Van Helsing is not only an irritatingly busy, soulless disappointment, but repeats the mistakes (and even the miscastings) from a run of recent attempts at wrestling myths and characters of classic gothic into franchise-friendly thrill-rides. Director-writer Stephen Sommers is already responsible for the headache-inducing, CGI-swamped Mummy films, while the cast finds room for refugees from such hardly-stellar items as Underworld, in which Kate Beckinsale first essayed wirework stunts in unfeasably tight trousers, and The League of Extraordinary Gentlemen, in which Richard Roxburgh’s Moriarty was every bit as feeble as his Disney cartoon villainess reading of Dracula here. From LXG, Van Helsing even poaches a Fat Bastard-style take on Mr Hyde (here voiced by Robbie Coltrane) in a Paris-set sequence that references another classic (there, Murders in the Rue Morgue; here, The Hunchback of Notre Dame).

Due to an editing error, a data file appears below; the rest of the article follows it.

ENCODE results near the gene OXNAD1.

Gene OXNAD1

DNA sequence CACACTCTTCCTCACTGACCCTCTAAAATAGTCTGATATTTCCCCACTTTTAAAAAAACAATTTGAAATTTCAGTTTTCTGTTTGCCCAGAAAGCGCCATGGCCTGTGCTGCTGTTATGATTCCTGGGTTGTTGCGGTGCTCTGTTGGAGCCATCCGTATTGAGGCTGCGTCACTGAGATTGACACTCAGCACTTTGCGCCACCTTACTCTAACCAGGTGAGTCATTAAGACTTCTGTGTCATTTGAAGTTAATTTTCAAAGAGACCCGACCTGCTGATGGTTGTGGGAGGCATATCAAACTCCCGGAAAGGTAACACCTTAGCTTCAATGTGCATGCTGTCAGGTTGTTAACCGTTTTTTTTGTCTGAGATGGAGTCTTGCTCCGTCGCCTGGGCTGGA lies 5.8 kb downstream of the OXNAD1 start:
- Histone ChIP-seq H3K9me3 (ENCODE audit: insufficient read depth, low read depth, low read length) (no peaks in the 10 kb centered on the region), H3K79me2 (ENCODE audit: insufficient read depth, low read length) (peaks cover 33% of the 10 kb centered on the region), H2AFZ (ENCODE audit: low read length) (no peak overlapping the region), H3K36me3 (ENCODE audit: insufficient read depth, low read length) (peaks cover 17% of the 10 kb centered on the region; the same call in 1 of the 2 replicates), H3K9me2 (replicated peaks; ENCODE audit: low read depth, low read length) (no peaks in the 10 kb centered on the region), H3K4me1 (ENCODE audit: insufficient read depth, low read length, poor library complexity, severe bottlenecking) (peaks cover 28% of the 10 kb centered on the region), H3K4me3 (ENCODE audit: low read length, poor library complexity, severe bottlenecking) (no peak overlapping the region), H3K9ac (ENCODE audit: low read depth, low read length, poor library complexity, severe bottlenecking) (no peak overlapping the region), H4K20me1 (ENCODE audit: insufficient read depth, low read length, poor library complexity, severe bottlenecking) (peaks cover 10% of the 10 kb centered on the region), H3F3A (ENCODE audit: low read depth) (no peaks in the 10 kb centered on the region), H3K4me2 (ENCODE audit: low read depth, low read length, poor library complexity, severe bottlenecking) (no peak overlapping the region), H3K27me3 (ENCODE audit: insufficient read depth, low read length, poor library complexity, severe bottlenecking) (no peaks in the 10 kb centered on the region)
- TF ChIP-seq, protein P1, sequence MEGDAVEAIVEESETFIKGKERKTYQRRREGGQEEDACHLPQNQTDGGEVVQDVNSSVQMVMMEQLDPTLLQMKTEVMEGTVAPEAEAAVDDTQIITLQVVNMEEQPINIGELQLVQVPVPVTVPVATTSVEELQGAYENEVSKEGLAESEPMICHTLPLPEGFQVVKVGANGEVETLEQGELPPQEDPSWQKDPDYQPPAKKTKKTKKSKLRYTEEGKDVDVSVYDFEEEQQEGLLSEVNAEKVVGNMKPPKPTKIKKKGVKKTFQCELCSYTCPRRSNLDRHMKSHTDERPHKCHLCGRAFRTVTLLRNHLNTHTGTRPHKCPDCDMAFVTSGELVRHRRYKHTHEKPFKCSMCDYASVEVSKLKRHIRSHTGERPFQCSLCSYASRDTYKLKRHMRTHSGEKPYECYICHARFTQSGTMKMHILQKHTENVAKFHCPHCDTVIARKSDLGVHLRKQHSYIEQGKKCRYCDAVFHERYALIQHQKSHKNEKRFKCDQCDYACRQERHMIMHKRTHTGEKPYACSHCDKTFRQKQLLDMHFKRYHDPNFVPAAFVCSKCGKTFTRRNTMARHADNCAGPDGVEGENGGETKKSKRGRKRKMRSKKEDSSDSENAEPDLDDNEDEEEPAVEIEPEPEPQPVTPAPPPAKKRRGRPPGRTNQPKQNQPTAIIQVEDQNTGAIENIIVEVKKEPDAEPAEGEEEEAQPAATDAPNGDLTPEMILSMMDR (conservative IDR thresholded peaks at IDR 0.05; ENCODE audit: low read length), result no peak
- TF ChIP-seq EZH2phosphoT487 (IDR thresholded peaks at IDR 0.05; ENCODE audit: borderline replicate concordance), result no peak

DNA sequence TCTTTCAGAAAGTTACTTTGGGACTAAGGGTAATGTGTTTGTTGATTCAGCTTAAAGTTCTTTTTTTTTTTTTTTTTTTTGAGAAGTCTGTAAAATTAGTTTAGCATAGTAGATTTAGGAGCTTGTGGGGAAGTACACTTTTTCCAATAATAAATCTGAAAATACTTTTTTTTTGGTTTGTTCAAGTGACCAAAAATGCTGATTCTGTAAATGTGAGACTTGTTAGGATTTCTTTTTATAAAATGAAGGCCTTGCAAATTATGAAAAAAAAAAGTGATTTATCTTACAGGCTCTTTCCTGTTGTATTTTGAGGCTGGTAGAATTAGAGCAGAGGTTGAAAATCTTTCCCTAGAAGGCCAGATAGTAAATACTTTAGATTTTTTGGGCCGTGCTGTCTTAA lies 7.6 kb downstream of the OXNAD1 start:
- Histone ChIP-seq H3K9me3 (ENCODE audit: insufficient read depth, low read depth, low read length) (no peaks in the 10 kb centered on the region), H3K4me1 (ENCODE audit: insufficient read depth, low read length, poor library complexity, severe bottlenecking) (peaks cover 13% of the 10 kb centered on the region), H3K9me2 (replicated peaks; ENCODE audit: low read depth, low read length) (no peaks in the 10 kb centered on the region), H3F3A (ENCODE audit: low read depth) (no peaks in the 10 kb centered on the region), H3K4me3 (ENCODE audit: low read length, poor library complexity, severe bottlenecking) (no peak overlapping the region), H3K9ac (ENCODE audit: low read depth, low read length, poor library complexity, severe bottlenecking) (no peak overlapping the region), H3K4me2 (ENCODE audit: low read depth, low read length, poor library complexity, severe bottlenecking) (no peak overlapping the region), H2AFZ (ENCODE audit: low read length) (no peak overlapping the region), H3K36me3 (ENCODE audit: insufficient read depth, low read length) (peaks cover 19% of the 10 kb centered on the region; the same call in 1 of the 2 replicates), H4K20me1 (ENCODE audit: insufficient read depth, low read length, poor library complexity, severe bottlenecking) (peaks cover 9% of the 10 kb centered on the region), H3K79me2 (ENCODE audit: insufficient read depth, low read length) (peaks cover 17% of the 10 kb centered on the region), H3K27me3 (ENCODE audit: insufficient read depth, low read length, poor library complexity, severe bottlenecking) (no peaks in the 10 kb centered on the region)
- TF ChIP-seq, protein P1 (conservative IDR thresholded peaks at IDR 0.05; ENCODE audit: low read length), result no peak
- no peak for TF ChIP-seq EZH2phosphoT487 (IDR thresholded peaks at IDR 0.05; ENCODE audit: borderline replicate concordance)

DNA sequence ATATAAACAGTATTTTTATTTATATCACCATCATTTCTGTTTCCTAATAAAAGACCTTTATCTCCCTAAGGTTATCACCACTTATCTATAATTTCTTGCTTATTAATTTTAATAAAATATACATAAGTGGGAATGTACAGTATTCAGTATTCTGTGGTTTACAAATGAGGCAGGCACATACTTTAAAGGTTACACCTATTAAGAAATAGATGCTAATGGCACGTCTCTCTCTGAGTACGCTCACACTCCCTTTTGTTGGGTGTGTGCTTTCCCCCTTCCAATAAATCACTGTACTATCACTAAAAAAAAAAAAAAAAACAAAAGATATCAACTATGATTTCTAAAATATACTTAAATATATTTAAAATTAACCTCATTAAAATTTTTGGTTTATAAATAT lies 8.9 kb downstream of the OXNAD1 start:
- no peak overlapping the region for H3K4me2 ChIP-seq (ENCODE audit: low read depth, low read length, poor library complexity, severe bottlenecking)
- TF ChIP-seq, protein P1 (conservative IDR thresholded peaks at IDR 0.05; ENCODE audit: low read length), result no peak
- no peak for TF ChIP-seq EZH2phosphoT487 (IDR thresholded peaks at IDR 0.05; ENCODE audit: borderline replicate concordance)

This cycle trades on audience affection for classic characters but is somehow completely unable to connect with what made them interesting in the first place – for all its bluster and budget, this brings less to the table than Guy Maddin’s micro-budgeted Dracula Pages From a Virgin’s Diary or even the weakest of the original Universal studios monster rallies, from Frankenstein Meets the Wolf Man to Abbott and Costello Meet Frankenstein. Coming from the corporate heirs of the studio that first developed these characters as franchises in the 1930s and ‘40s, Van Helsing finds tiny space for echoes of the originals – Samuel West gasping ‘it’s alive!’ in a monochrome prologue, the ‘even a man who is pure in heart’ rhyme from The Wolf Man, a paraphrased Igor line from Son of Frankenstein.